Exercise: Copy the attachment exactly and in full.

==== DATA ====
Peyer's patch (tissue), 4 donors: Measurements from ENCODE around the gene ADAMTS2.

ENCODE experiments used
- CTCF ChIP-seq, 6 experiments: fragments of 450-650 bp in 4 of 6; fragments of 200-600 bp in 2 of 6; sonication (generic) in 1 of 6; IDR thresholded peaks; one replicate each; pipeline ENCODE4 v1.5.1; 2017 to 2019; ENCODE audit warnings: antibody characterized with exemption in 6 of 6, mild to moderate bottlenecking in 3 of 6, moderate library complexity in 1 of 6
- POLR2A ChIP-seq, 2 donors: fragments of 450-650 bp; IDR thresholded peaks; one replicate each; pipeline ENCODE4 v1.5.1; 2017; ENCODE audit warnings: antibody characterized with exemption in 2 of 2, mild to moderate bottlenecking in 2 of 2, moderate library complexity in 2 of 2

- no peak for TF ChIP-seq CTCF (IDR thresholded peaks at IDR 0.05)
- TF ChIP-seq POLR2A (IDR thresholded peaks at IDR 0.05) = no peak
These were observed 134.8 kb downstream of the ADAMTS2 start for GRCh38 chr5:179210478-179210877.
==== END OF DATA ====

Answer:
Peyer's patch (tissue), 4 donors: Measurements from ENCODE around the gene ADAMTS2.

ENCODE experiments used
- CTCF ChIP-seq, 6 experiments: fragments of 450-650 bp in 4 of 6; fragments of 200-600 bp in 2 of 6; sonication (generic) in 1 of 6; IDR thresholded peaks; one replicate each; pipeline ENCODE4 v1.5.1; 2017 to 2019; ENCODE audit warnings: antibody characterized with exemption in 6 of 6, mild to moderate bottlenecking in 3 of 6, moderate library complexity in 1 of 6
- POLR2A ChIP-seq, 2 donors: fragments of 450-650 bp; IDR thresholded peaks; one replicate each; pipeline ENCODE4 v1.5.1; 2017; ENCODE audit warnings: antibody characterized with exemption in 2 of 2, mild to moderate bottlenecking in 2 of 2, moderate library complexity in 2 of 2

- no peak for TF ChIP-seq CTCF (IDR thresholded peaks at IDR 0.05)
- TF ChIP-seq POLR2A (IDR thresholded peaks at IDR 0.05) = no peak
These were observed 134.8 kb downstream of the ADAMTS2 start for GRCh38 chr5:179210478-179210877.